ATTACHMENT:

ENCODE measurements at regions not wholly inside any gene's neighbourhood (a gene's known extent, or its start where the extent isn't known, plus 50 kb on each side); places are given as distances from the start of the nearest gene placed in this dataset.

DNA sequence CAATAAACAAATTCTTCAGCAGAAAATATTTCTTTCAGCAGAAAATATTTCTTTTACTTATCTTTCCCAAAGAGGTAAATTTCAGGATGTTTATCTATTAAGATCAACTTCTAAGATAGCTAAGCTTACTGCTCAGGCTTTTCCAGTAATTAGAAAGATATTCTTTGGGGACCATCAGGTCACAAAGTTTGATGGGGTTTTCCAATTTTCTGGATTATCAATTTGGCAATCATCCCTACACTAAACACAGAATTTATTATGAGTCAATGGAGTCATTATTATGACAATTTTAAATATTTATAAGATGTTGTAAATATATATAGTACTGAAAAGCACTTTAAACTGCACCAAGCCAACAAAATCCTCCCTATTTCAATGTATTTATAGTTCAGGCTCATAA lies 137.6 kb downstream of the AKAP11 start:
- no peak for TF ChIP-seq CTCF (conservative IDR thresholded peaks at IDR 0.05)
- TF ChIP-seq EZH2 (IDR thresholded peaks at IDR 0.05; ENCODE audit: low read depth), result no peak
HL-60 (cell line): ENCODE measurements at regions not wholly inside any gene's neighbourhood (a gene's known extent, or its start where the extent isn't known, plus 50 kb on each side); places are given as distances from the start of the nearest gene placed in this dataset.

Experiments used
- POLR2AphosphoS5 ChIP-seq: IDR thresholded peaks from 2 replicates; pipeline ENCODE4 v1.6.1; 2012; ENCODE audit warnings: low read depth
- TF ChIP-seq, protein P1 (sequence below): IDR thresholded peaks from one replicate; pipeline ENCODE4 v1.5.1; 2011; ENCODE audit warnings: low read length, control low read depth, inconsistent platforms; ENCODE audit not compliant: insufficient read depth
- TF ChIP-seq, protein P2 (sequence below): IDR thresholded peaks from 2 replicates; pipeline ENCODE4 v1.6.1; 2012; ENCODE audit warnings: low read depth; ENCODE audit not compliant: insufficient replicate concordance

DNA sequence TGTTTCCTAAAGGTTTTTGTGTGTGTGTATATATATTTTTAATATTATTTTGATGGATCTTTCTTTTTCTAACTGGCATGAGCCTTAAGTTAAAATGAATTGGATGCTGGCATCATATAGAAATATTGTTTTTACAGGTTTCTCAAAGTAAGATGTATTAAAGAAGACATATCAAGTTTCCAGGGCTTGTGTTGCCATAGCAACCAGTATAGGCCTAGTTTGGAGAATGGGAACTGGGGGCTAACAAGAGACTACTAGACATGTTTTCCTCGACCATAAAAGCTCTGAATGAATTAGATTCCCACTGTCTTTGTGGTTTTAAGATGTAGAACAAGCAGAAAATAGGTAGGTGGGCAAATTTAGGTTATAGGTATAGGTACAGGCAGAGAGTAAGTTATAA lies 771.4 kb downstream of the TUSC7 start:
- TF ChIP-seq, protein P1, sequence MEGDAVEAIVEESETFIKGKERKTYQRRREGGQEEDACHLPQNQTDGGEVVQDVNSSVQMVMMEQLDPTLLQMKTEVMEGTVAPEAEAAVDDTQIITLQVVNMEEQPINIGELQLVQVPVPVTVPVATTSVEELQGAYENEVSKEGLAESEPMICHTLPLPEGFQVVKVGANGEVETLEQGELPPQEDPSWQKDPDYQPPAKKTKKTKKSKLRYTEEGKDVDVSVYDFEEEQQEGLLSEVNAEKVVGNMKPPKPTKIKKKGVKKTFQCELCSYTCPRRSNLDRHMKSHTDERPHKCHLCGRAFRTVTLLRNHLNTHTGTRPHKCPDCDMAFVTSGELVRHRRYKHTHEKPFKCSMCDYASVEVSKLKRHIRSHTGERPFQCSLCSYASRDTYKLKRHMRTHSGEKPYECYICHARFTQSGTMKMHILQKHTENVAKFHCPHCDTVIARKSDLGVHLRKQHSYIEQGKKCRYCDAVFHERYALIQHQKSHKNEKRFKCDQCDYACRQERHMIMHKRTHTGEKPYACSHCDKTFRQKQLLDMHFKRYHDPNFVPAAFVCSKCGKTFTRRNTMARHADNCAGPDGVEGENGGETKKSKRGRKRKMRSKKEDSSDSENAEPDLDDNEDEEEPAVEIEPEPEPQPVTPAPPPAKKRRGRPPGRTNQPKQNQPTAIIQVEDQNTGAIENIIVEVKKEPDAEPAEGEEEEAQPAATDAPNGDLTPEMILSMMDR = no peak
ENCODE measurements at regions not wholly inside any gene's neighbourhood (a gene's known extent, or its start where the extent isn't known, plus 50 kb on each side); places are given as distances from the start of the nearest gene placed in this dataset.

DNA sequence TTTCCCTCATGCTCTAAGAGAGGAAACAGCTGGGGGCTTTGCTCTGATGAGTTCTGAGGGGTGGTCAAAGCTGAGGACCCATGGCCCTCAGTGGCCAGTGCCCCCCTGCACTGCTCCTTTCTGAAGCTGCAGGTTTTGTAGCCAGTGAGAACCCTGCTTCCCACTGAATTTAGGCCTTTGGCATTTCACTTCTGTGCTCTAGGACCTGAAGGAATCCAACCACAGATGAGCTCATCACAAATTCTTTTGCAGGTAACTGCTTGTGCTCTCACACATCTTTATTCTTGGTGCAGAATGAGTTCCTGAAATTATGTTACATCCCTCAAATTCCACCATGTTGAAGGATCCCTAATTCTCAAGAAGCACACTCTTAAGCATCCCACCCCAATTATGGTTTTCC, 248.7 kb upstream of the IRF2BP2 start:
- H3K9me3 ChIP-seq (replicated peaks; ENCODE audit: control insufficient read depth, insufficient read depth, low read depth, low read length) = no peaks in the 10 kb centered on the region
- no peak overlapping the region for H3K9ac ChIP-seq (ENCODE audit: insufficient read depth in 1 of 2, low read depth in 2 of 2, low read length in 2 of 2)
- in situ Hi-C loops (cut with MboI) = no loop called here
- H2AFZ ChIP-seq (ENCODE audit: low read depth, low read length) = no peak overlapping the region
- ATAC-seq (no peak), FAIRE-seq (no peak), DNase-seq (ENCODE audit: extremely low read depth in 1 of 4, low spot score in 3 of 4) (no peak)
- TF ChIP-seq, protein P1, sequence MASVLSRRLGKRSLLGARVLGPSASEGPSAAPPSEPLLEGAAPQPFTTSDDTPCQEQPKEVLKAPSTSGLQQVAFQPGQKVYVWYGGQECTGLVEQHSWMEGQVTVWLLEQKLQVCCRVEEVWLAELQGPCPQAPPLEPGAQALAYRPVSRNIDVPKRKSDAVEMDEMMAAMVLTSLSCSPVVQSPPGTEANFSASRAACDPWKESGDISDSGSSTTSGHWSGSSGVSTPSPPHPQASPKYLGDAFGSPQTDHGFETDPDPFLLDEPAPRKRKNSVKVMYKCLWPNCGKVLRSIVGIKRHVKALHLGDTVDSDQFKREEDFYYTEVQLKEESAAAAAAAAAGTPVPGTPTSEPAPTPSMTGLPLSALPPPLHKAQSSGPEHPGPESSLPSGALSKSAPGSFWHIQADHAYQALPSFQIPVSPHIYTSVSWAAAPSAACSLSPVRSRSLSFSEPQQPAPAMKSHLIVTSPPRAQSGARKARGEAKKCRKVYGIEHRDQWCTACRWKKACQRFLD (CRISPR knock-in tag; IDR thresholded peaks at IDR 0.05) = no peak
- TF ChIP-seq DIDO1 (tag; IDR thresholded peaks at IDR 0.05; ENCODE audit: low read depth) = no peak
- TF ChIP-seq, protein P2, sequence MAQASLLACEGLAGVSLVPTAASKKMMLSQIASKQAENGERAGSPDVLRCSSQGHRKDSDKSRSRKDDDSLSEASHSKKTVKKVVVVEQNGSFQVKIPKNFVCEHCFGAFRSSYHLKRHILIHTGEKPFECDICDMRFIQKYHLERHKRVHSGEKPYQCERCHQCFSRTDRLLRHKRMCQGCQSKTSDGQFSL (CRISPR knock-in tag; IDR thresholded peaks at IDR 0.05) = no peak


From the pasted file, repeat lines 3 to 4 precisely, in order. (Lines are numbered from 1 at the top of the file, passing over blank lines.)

- no peak for TF ChIP-seq CTCF (conservative IDR thresholded peaks at IDR 0.05)
- TF ChIP-seq EZH2 (IDR thresholded peaks at IDR 0.05; ENCODE audit: low read depth), result no peak